The Fading Nadal Era…The Battle for the ‘Dirt-Coat Emperor’ Successor
“A new ’emperor of the clay court’ is being coronated.”
That’s how the New York Times described the start of the French Open tennis tournament, the second major of the year, on Aug. 22. Roland Garros (the French Open’s nickname) has been dominated for the past 18 years by Rafael Nadal (37, Spain), who has withdrawn from the tournament due to a hip injury. Nadal, who hasn’t missed a tournament in the 18 years since he made his debut in 2005, has won a career-high 14 titles (22 majors). It’s been said that Nadal is the next French Open. The French Open organization called it a “heartbreaking decision” and lamented Nadal’s absence.
As the “Nadal era” comes to an end, the French Open, which starts on the 28th, will feature many newcomers who dream of becoming Nadal’s successor. Among them, Carlos Alcaraz (20-World No. 1-Spain), dubbed the “next Nadal,” is considered the No. 0 favorite to win the tournament. He won the US Open last year at the age of 19, becoming the youngest player in men’s tennis history to reach the No. 1 ranking. He has won four titles this year. Novak Djokovic (36, World No. 3, Serbia) said on April 18: “A new generation has emerged. The tennis in Alcaraz is great.” Along with Nadal and Roger Federer (42-retired-Swiss), Djokovic is one of the “Big Three” who have dominated world tennis in the last two decades.
Danil Medvedev (27, World No. 2-Russia) has been on a roll as well. Medvedev won the Rome Open, a precursor to the French Open, on April 22. It was his first career clay court title. His clay-court game has improved significantly this season. With five wins on the tour this year, he has the most wins among his competitors. “My ‘love’ has been hard courts, but from now on I’ve decided to love clay courts,” Medvedev said after his victory at the Rome Open, indicating his excitement for the French Open.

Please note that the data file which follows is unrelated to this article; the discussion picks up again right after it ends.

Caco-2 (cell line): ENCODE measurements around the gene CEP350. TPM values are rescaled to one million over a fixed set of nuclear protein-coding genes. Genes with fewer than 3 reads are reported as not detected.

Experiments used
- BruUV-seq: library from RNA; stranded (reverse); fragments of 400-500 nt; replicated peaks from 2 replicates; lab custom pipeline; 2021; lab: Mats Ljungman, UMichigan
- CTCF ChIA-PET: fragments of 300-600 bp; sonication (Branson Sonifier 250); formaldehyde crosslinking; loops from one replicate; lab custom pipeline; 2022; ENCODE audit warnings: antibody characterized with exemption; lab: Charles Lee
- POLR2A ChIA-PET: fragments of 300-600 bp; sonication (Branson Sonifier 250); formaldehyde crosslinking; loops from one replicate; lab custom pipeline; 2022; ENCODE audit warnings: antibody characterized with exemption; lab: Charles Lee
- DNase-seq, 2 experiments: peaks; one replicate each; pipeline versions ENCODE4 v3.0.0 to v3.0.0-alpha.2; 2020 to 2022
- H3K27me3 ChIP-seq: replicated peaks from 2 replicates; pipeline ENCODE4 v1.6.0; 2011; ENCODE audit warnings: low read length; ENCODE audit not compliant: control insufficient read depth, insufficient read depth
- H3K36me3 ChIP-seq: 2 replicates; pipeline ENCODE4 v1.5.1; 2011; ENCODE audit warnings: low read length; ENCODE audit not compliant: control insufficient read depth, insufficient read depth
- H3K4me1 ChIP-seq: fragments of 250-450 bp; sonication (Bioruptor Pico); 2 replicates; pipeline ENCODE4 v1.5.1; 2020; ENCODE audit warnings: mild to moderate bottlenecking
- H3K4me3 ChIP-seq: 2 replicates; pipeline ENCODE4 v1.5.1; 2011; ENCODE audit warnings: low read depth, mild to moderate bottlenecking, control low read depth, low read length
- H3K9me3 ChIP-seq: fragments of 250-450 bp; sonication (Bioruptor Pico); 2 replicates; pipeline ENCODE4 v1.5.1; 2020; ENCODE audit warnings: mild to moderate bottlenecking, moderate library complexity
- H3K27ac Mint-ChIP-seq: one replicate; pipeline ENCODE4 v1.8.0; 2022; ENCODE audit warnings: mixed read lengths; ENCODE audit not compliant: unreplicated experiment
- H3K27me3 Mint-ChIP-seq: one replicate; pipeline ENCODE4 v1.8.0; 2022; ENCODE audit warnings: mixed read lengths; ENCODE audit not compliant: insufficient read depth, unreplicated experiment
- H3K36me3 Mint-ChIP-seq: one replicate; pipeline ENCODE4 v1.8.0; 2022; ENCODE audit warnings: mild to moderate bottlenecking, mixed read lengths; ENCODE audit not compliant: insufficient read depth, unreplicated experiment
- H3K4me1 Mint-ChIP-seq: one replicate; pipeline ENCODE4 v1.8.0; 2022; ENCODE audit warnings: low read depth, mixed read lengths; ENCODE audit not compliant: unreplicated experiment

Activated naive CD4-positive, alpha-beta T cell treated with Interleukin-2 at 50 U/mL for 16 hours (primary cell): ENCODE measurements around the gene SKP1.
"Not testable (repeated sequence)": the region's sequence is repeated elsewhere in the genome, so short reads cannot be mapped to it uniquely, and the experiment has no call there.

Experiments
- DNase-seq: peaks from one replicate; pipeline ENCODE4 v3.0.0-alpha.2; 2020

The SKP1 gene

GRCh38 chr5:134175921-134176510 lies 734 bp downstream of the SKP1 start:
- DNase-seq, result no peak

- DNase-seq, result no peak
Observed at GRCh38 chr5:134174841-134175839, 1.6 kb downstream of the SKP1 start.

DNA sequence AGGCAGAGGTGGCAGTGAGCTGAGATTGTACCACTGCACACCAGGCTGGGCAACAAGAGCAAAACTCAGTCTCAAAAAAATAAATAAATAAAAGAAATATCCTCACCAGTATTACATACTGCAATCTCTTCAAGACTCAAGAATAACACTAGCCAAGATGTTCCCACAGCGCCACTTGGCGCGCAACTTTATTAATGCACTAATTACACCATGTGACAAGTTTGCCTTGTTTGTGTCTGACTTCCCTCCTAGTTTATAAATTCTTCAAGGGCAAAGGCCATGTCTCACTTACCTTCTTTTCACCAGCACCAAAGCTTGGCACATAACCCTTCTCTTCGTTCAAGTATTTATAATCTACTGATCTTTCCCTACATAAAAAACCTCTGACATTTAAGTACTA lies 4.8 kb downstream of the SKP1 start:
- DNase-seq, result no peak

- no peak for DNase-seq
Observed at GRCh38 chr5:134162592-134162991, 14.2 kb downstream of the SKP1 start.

Kasper Lourdes (25, World No. 4, Norway) is also looking to succeed Nadal. Lourdes is a graduate of the Rafael Nadal Academy in Mallorca, Spain. He has been training under Nadal’s tutelage since 2017. No wonder Nadal is his role model: like his mentor, he is particularly strong on clay. Last year, he finished runner-up in the French Open final, losing to Nadal. He is also nicknamed ‘The Dirt Man’.토토사이트
Another rising star is Denmark’s “God” Holger Luehne (20, world No. 6), who has won two straight matches against Djokovic. He defeated Djokovic in the quarterfinals at the Rome Open on April 18. He also defeated Djokovic in the final of the Paris Masters last November. His style of play is similar to Djokovic’s. He uses his quick feet and endurance to relentlessly harass his opponents. “I’ll have to ask him for tips in the future, he’s beaten me twice,” Djokovic said of Lune.
It will be interesting to see if the 36-year-old Djokovic can protect his veteran pride. Djokovic has been on a downward spiral since winning the Australian Open in January. A recurring right elbow injury has prevented him from hitting his signature powerful shots, but he’s not giving up. He’s on track to become the all-time major winner. He”s tied with Nadal for first place with 22 majors. With Federer retired and Nadal sidelined, Djokovic’s on-court wars with younger stars in their 20s are likely to be more intense than ever.